NFU responds to No.10 and Defra’s Food Summit
Following the news that No.10 and Defra will host a Food Summit in May, NFU president Minette Batters welcomed the potentially “turning point” event.
The event follows on from commitments made by Prime Minister Rishi Sunak to the UK food industry at the end of the last year, and is scheduled to take place on 16th May.
In November 2022, Minette Batters met with the Prime Minister to discuss the significant issues facing British food and farming and the importance of a Government which prioritises food and energy security. The meeting came after the NFU highlighted concerns that many farm businesses were reducing production to limit losses from soaring inflation and energy bills, and the risk that posed to Britain’s home-grown food supply.
Batters stressed the importance of the Prime Minister honouring the commitments he made during the leadership race, especially his commitment to establish a food security target, underpinned by a statutory duty to monitor domestic food production, and to hold a UK-wide annual food security summit at Number 10.
It is expected that the Summit will discuss the current challenges facing domestic food production, including the impact of shortages on the food supply chain.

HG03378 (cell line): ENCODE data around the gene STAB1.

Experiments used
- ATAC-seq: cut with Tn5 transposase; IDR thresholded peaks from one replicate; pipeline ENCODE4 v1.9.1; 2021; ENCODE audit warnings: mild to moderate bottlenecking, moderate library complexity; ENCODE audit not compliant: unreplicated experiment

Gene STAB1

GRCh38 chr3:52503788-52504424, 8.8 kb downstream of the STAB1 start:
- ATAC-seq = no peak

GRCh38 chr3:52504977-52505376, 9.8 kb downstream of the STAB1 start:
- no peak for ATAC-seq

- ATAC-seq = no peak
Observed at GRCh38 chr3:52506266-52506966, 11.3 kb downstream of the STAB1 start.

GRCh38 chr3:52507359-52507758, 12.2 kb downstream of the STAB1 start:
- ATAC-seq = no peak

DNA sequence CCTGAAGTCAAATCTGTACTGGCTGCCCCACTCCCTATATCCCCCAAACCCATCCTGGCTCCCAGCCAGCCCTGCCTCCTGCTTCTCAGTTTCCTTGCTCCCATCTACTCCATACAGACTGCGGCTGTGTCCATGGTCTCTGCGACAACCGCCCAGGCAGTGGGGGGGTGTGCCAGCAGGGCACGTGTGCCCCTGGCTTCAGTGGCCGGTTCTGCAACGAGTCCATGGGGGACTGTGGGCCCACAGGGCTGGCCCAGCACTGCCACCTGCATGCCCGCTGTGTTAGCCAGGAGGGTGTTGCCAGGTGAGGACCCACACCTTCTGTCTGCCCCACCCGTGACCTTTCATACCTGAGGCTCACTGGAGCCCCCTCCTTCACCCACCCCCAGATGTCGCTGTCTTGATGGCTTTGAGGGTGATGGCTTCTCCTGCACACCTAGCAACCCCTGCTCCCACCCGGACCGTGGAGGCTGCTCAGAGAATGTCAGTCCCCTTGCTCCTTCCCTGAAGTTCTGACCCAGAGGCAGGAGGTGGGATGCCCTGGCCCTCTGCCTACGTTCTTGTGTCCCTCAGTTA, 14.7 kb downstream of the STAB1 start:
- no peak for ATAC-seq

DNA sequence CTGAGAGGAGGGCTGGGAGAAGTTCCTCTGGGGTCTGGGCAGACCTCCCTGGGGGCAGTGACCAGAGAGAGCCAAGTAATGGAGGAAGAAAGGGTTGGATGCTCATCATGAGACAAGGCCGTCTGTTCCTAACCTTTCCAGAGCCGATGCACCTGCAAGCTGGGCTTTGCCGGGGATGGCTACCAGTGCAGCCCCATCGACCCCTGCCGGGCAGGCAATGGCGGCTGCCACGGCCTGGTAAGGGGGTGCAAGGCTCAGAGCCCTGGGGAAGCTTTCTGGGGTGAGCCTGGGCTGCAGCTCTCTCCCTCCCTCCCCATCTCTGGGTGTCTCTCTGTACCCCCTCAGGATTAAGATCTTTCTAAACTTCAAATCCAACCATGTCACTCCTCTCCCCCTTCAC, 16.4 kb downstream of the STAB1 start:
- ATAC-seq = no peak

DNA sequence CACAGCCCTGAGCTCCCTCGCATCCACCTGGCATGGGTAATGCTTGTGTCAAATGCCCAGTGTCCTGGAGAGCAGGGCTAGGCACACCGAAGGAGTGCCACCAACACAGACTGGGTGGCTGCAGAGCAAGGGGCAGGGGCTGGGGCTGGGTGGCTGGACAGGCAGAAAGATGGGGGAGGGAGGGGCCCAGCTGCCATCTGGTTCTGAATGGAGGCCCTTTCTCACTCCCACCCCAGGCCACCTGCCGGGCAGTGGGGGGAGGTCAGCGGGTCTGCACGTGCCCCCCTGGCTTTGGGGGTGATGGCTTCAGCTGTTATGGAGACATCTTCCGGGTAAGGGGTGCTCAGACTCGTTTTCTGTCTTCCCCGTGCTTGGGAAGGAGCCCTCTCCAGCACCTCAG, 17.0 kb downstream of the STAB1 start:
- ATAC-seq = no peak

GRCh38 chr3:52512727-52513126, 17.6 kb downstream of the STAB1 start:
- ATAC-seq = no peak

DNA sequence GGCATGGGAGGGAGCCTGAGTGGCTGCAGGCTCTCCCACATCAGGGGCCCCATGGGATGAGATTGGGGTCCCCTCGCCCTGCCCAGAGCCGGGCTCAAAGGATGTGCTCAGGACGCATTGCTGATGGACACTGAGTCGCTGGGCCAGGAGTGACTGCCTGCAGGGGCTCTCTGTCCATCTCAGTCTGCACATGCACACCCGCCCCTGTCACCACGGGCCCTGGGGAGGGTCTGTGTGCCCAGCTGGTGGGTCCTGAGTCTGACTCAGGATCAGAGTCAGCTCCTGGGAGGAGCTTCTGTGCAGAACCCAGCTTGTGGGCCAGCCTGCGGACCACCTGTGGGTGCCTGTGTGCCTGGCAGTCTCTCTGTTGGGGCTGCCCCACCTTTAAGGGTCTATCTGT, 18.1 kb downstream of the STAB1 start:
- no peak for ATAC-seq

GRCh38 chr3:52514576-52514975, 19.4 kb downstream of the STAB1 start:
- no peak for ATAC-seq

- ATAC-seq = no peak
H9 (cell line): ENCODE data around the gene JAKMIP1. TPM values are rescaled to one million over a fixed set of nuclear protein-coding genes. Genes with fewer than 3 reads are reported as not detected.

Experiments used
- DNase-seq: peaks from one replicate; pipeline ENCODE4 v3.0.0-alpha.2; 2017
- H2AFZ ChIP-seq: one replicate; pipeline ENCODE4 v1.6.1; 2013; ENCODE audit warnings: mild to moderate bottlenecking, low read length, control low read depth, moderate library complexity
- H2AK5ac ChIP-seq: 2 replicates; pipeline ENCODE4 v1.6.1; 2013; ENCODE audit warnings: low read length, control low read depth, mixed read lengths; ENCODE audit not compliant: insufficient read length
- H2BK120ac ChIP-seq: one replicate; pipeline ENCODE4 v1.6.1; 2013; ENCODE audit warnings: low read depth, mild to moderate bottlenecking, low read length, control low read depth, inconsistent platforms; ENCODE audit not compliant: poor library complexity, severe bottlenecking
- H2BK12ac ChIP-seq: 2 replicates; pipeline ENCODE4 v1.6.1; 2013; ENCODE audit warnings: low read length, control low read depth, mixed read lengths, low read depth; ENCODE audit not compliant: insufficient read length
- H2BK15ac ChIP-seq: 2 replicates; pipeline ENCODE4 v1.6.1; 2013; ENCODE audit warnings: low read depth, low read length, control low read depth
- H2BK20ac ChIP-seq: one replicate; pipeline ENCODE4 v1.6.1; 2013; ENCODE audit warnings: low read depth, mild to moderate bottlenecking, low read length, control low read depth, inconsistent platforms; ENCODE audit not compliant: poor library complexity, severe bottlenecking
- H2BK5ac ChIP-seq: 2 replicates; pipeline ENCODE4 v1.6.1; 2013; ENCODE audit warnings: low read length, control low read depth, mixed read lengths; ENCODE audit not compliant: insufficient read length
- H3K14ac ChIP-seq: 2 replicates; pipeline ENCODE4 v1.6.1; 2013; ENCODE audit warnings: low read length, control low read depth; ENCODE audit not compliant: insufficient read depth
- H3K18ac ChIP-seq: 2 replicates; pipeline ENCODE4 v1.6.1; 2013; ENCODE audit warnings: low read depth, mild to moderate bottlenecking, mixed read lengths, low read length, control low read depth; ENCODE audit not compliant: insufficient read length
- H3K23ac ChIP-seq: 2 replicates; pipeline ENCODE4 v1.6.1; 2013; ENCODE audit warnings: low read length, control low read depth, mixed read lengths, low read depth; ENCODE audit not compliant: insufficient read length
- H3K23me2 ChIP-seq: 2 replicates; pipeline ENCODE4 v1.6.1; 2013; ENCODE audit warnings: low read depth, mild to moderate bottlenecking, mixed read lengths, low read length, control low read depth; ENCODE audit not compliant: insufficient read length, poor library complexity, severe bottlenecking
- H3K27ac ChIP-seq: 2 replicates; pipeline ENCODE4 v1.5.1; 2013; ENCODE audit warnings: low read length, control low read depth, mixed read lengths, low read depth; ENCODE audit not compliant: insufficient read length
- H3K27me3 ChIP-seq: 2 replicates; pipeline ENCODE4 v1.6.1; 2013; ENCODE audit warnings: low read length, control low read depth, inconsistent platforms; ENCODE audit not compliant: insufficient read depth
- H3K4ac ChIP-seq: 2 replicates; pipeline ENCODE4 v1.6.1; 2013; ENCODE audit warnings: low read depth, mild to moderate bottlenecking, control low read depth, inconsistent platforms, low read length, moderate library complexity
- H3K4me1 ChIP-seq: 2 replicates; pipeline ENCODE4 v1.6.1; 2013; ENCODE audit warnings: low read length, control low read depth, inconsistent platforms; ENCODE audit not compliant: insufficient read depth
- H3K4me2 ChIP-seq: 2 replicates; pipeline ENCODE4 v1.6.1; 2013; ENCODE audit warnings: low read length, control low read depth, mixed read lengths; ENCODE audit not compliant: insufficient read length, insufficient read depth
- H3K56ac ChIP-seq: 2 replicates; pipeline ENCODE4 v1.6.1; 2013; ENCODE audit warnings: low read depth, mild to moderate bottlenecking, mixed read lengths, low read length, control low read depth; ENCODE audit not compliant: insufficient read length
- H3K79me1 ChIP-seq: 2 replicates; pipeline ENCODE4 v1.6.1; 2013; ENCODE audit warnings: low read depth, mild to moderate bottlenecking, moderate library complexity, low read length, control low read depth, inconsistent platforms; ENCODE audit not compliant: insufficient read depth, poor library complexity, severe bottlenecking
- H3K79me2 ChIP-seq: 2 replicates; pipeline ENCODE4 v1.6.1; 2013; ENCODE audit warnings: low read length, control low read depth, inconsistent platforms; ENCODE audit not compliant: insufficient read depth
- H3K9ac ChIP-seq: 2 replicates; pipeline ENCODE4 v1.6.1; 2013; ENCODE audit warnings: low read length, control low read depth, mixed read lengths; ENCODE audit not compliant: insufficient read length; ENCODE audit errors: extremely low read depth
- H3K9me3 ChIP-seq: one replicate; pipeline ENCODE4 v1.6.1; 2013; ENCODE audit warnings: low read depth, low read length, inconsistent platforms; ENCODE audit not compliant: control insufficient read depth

Commenting on the event, Batters said: “We welcome No.10 and Defra delivering on the Prime Minister’s commitment he made to the NFU last year to host a Food Summit later this month. We are calling on Government to make this an annual summit which would mark a turning point in how previous Governments have prioritised the safe and affordable supply of sustainably produced home-grown food.”
Batters went on to say that the past 18 months have been “a stark reminder of how vulnerable the nation’s food security is”.
She said: “It has been a wake-up call for the importance of a secure domestic supply of food, and it is vital that the summit delivers actions, not just words. A start would be a serious commitment from Government to maintaining Britain’s food production self-sufficiency level at 60%, with a statutory duty to report on domestic food production and utilise powers under the Agriculture Act to make supply chains fairer.”